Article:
Foo Fighters cancel remaining European tour dates due to Paris attacks

The Foo Fighters have canceled the remaining dates on their European tour due to the Paris terrorist attacks on Friday (Nov 13th) that left more than 150 people dead and 350 injured. The band made the announcement via their Facebook page early Saturday (Nov 14th).

“It is with profound sadness and heartfelt concern for everyone in Paris that we have been forced to announce the cancellation of the rest of our tour,” the statement reads. “In light of this senseless violence, the closing of borders, and international mourning, we can’t continue right now. There is no other way to say it. This is crazy and it sucks. Our thoughts and prayers are with everyone who was hurt or who lost a loved one.”

The band had four dates left on the trek and were set to perform in Turin, Italy tonight (Nov 14th), Paris on Monday (Nov 16th), Lyon, France on Tuesday (Nov 17th) and Barcelona, Spain on Thursday (Nov 19th). No rescheduled dates have been announced at this time.

The attacks happened when Southern California band, Eagles of Death Metal, were performing at the Bataclan Theatre to a sold out crowd of 1,500. The band quickly left the stage and exited through the rear when machine guns began going off. None of the band members were harmed. However, it has been confirmed that Nick Alexander, a British national who was selling merchandise for the Eagles of Death Metal and formerly for Alice In Chains, was killed in the attacks.

“Our former merch vendor Nick Alexander has been confirmed as one of the victims of the senseless violence in Paris yesterday,” Alice In Chains posted on Facebook. “Nick was a great guy and a true professional. It was an honor and a pleasure to work with him.

“Please keep Nick and his family in your thoughts, along with all of the other victims of yesterday’s brutality. Life is short. Be good to each other…”


The UK’s Telegraph confirms that Alexander, who was from London, was shot in front of Helen Wilson, an American expat who runs a catering company, Rock en Bol, in Paris and was wounded in both legs. Wilson details the events she witnessed.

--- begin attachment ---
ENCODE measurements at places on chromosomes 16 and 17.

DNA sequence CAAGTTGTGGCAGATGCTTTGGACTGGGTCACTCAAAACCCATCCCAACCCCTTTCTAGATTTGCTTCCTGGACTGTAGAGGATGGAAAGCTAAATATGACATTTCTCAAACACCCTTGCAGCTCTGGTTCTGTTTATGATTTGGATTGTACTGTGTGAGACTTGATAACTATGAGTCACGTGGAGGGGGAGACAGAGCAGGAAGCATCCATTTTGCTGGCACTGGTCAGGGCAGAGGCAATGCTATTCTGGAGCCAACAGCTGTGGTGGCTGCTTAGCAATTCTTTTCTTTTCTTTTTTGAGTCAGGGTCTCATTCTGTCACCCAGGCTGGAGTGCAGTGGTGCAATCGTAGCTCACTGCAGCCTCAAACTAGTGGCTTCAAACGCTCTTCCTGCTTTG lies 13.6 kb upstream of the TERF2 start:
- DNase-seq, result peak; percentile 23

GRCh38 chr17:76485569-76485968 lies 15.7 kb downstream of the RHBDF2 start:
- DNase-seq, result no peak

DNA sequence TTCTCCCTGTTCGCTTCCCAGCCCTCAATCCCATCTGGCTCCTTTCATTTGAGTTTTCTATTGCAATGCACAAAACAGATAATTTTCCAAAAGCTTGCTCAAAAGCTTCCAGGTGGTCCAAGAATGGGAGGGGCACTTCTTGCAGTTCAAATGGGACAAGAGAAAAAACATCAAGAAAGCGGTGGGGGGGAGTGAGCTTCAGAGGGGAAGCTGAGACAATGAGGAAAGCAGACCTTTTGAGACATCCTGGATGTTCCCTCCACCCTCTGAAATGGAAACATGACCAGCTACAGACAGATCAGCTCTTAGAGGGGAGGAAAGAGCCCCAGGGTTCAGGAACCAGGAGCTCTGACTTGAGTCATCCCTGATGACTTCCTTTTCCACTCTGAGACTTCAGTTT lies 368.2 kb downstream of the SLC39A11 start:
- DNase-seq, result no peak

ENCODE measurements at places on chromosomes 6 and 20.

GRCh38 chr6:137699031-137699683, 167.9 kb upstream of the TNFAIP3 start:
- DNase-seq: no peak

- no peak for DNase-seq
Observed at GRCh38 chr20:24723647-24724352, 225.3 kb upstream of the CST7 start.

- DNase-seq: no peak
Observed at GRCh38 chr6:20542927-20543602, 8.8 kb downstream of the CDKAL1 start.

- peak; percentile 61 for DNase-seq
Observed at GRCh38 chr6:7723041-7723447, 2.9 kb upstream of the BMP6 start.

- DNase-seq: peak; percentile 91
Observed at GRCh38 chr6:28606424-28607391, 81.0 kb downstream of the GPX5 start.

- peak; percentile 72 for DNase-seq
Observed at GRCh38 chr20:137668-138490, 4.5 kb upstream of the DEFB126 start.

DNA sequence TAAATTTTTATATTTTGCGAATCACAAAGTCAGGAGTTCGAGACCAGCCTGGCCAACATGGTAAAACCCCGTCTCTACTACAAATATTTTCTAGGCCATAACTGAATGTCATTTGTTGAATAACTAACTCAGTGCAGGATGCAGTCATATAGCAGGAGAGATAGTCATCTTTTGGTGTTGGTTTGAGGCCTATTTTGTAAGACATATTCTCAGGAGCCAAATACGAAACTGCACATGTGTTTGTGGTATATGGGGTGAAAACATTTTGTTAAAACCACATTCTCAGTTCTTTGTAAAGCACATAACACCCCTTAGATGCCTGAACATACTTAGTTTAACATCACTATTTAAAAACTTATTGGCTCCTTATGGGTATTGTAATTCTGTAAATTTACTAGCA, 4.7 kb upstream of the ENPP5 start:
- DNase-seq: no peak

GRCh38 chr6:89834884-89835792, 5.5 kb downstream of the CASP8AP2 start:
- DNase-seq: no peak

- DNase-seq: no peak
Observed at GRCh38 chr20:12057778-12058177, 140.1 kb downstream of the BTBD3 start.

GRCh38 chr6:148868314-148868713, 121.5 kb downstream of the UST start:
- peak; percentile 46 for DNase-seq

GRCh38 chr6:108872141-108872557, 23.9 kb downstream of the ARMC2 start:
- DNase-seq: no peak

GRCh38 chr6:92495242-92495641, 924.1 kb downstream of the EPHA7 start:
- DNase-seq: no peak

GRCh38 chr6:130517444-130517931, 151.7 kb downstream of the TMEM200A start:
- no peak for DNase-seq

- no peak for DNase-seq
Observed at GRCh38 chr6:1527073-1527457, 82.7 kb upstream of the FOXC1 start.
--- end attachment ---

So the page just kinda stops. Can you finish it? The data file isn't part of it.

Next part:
“Nick was shot in front of me,” she says from her hospital bed in Paris. “We heard a couple of noises outside and people started running into the club. We didn’t know what was going on.

“Then maybe five, six guys came in with machine guns and shotguns and just started shooting people. It was mayhem.

“When anyone started running they would shoot them down. So we got down on the floor. I was afraid whenever I heard a step behind me… they machine-gunned everybody.

“Nick was in front of me when we were lying on the ground and somebody moved and they just turned round and started shooting us.

“His back was to me and I couldn’t see what happened and I tried to keep him talking and then I tried to give him mouth-to-mouth resuscitation and they [the gunmen] were just sort of in the shadows and they would shoot if anyone said anything.

“Then he couldn’t breathe any more and I held him in my arms and told him I loved him. He was the love of my life.”

U2 were rehearsing at the AccorHotels Arena, less than three miles away from the Bataclan Theatre, when they got word of the attacks.

“Everybody is safe in our party, which is great. We haven’t heard of any of our fans yet down. Thank God for that,” frontman Bono Dave Fanning on his RTE 2FM radio show early Saturday.

“Really our first thoughts at this point are with the Eagles fans, the Eagles of Death Metal, and this is if you think about it, the majority of victims last night are music fans. This is the first direct hit on music that we’ve had in this so called war-on-terror or whatever it’s called. It’s very upsetting. These are our people. This could be me at a show. You at a show, in that venue. It’s a very recognizable situation for you and for me and the coldblooded aspect of this slaughter is deeply disturbing and that’s what I can’t get out of my head.”

Bono confirms that the band’s shows tonight (Nov 14th) and tomorrow (Nov 15th) at the arena have been canceled. The Saturday show was set to be broadcast to North America on HBO just hours after the live performance in Paris.

“I mean, again, we didn’t call it off. It was cancelled, honest, and I understand perfectly why. I think music is very important. I think U2 has a role to play and I can’t wait till we get back to Paris and play and that’s what I’m feeling from the messages we’re getting from music fans is these people will not set our agenda. They will not organize our lives for us.

“I remember U2 is the first big act back into New York after 9/11. We played Madison Square Garden and the feeling of Madison Square Garden was just unbelievable and the feeling was just this is who we are, you can’t change it. You’re not gonna turn us into haters or you’re not gonna turn us around in the way we go about our lives. That was the feeling of Madison Square Garden back then and I hope that will be the feeling at Bercy when we get back there. ”

No rescheduled dates or concert special has been announced at this time.

The Music Universe sends our thoughts and prayers to Paris and everyone affected.

Author: Buddy Iahn

Buddy Iahn founded The Music Universe when he decided to juxtapose his love of web design and music. As a lifelong drummer, he decided to take a hiatus from playing music to report it. The website began as a fun project in 2013 to one of the top independent news sites.